01:41 GMT08 August 2020
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    Italy is seemingly incapable of forming a government at the moment. Italian Presdient Sergio Mattarella will attempt to quell the storm by meeting designated president Carlo Cottareli, in order to possibly avert snap elections, although this remains a distinct possibility.

    Sputnik spoke with James Newell; Professor of Italian politics at the University Of Salford and Dr Emmanuele Bracco; Lecturer in Economics at Lancaster University to find out more on the topic.

    Sputnik: Is there likely to be a snap election in Italy and who would potentially win?

    James Newell: The situation is extremely uncertain at the moment and there is a lot of talk about a snap election and that is a distinct possibility. Who’s likely to win it? Again, this is a matter of extreme uncertainty, with a lot of people talking about the possibility of an alliance between the League and the Five Star Movement, which has arisen now because of the standoff between them and the President, who didn’t accept their choice for finance minister.

    The whole climate of political debate has been transformed into one of the people versus the establishment, with both populist parties claiming to represent the people, rather than the institutions of the EU.

    Emmanuele Bracco: It’s very uncertain right now, but the new election will likely take place in September, as July is a holiday period in Italy and it is very uncommon for elections to take place during this time.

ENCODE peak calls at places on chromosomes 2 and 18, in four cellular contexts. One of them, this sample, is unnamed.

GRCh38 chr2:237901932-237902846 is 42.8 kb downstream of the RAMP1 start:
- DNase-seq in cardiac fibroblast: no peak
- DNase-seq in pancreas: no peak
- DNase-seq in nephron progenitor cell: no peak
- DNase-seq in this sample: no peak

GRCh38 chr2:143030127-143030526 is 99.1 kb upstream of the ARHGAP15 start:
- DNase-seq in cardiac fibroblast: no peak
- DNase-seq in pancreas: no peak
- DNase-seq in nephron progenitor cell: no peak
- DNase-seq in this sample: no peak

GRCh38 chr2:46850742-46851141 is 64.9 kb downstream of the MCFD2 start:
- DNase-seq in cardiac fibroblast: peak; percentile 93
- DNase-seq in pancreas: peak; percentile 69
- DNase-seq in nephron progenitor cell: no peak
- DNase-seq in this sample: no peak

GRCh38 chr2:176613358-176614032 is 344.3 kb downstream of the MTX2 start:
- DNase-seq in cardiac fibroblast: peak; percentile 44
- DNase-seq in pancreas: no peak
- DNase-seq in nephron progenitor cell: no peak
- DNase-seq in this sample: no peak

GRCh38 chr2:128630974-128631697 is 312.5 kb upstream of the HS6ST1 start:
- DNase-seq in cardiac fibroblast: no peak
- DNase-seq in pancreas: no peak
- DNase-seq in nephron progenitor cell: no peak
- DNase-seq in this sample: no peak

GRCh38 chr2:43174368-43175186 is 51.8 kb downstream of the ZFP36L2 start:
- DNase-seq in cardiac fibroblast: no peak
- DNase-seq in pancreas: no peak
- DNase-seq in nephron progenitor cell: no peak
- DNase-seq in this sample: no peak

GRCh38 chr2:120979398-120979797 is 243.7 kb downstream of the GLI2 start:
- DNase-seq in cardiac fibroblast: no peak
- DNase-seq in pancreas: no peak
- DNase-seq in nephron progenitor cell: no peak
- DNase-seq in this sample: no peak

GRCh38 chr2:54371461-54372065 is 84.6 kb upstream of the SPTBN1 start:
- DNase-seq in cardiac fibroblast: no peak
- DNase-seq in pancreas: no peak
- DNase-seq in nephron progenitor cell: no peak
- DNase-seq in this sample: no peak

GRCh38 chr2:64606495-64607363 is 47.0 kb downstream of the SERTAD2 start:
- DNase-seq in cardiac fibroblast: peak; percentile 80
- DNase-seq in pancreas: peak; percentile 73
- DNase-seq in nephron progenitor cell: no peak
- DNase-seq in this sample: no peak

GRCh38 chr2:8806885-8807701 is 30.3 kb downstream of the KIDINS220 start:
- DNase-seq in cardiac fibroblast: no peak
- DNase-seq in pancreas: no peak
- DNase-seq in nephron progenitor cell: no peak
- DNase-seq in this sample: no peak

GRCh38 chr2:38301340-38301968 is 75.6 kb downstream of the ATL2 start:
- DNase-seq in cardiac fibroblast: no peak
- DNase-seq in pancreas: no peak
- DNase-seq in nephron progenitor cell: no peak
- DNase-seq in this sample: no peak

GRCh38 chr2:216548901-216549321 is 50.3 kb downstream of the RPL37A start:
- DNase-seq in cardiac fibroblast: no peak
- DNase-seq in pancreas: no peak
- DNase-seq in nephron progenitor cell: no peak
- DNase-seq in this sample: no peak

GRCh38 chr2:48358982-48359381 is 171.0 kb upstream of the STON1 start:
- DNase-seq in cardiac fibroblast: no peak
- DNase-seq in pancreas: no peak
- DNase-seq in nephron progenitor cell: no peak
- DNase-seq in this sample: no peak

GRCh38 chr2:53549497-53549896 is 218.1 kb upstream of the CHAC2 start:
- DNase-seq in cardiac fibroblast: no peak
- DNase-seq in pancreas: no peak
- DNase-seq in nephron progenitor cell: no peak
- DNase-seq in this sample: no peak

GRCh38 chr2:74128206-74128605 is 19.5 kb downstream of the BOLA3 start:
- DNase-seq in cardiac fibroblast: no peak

I think the same coalitions will run next time, but the Northern League will win an outright majority, meaning that populists are likely to win overall.

    Sputnik: Could Italy stop using the Euro as its currency and what ramifications would this have for the EU?

    Emmanuele Bracco: If a populist government is elected this year, there is a good chance that this could happen, but it is not the most likely scenario. If it did happen it would mean a default on the Italian debt and a very difficult economic crisis for Italy and for its neighbours.

    It would put the EU in turmoil as this is really uncharted territory, so given the fact that it would have such severe consequences, I can’t see it happening.

    James Newell: If Italy stopped using or was forced out of the currency, there would be enormous repercussions. We would see the end of the European project as we currently know it and for those who are in favour of an integrated Europe, it would be a complete disaster.

    The views and opinions expressed in this article are those of the speaker and do not necessarily reflect those of Sputnik.

    The views and opinions expressed in the article do not necessarily reflect those of Sputnik.


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